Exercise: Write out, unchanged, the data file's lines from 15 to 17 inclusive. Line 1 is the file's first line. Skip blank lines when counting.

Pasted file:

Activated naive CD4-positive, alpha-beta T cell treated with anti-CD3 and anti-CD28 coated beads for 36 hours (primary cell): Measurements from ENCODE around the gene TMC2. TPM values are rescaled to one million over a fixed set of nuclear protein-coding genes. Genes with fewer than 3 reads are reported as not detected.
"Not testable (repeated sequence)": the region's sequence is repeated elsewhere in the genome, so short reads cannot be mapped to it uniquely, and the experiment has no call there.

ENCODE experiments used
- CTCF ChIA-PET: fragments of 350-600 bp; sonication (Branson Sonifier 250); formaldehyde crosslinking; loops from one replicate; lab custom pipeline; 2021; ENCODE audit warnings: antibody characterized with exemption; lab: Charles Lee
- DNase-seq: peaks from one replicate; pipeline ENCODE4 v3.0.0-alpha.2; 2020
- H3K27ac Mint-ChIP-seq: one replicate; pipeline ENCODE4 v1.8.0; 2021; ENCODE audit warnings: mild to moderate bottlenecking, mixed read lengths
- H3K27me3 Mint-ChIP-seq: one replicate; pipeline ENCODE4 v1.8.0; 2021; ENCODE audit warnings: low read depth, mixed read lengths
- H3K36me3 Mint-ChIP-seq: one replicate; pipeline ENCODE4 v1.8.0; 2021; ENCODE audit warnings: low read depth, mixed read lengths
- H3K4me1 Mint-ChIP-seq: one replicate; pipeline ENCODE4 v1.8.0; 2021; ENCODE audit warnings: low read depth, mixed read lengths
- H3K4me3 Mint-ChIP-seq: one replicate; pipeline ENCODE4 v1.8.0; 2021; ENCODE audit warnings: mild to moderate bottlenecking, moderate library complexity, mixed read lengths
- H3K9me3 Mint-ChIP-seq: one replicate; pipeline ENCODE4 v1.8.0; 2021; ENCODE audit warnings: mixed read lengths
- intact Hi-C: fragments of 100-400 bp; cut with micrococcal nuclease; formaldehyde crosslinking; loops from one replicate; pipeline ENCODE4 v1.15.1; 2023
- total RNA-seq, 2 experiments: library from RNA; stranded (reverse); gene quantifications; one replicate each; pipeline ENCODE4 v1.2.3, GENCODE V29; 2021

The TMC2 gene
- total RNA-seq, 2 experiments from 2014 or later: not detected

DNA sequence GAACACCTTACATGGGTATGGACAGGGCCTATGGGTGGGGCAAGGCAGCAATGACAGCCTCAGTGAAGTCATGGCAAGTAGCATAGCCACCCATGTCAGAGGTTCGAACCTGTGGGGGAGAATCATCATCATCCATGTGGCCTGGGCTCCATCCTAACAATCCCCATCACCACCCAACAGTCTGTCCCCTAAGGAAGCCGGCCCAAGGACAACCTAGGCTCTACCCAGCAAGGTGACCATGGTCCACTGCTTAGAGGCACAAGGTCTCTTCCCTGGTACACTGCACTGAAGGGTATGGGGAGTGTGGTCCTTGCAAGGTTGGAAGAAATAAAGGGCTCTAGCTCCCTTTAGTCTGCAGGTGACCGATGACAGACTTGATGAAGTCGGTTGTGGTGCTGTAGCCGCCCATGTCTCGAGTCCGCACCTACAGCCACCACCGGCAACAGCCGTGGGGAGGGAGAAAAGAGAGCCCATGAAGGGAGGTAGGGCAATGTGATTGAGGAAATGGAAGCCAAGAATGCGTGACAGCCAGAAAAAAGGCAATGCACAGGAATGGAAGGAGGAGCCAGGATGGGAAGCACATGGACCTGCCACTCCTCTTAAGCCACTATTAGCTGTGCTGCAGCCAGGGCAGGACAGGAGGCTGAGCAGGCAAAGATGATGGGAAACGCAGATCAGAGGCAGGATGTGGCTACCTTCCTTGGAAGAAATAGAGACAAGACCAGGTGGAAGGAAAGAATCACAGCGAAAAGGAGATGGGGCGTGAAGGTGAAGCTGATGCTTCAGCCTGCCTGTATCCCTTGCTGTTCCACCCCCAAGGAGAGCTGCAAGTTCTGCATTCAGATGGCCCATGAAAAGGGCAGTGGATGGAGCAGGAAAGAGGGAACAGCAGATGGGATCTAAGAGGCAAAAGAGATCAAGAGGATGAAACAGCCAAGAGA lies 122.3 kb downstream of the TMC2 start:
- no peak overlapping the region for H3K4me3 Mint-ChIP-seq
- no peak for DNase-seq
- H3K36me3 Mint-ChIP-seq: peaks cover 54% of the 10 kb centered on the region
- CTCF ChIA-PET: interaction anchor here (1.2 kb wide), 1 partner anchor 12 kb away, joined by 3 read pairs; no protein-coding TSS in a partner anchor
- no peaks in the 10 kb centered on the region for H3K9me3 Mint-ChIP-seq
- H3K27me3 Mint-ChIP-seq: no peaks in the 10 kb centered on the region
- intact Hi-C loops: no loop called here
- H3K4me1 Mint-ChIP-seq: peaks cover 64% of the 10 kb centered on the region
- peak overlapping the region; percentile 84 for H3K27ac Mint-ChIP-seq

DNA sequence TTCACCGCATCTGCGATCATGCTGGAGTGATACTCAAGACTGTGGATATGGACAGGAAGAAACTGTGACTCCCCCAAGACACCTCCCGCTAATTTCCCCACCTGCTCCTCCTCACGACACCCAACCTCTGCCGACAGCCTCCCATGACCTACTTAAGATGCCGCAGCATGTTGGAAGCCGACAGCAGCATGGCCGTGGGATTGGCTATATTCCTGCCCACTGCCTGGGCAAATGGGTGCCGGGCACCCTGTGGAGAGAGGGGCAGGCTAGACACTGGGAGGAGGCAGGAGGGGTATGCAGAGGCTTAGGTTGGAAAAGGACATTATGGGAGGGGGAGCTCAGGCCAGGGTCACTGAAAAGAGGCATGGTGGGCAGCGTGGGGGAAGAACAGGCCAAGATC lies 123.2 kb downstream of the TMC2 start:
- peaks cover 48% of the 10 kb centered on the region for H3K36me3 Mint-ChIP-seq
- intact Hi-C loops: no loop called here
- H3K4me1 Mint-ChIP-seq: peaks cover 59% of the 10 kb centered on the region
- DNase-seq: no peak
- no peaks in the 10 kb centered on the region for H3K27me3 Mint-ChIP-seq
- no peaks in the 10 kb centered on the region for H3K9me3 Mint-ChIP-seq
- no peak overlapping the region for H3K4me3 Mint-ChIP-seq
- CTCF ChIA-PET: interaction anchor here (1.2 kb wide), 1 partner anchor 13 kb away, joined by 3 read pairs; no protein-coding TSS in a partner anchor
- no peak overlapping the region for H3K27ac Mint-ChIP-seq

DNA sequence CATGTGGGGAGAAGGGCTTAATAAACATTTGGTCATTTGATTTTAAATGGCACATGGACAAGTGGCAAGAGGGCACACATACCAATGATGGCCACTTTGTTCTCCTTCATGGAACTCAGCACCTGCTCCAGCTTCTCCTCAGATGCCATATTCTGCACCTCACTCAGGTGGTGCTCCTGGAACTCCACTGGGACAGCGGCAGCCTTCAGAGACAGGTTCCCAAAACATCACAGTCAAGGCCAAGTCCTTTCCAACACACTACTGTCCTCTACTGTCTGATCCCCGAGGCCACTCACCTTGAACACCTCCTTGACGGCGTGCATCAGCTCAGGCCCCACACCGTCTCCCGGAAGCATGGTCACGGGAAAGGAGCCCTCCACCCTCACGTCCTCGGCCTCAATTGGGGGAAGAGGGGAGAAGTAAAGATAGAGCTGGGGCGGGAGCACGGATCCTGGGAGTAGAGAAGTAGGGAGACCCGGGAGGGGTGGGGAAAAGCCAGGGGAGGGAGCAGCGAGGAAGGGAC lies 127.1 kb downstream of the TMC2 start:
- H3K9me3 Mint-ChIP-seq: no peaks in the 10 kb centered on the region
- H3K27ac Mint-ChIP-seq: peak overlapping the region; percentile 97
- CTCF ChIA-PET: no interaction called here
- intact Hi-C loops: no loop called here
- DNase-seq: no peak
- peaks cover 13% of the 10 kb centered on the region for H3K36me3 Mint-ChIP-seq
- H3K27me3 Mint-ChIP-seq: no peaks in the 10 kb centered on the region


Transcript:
- total RNA-seq, 2 experiments from 2014 or later: not detected

DNA sequence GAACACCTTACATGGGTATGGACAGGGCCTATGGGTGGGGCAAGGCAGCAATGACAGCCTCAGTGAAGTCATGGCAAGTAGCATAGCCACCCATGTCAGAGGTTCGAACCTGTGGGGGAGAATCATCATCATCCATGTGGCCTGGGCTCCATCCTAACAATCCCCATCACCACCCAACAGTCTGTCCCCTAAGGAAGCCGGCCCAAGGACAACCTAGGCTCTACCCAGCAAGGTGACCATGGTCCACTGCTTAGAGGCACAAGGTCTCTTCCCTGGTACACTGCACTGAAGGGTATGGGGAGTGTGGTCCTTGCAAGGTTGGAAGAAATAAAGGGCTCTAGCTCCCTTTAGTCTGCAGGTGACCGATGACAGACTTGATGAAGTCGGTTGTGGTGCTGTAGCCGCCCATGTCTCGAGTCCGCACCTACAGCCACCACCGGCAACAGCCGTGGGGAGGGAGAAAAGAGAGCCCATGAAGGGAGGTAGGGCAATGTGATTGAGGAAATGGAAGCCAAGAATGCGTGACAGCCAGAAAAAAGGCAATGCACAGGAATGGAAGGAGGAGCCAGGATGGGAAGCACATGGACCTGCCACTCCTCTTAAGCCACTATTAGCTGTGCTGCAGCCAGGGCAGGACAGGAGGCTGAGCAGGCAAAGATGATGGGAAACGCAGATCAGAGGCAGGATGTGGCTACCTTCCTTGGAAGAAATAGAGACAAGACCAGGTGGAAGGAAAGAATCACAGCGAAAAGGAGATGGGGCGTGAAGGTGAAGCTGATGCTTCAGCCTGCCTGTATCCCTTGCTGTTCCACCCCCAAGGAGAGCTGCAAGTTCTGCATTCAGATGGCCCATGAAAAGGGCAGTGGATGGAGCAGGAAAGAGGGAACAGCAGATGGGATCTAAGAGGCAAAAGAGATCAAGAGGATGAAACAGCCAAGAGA lies 122.3 kb downstream of the TMC2 start:
- no peak overlapping the region for H3K4me3 Mint-ChIP-seq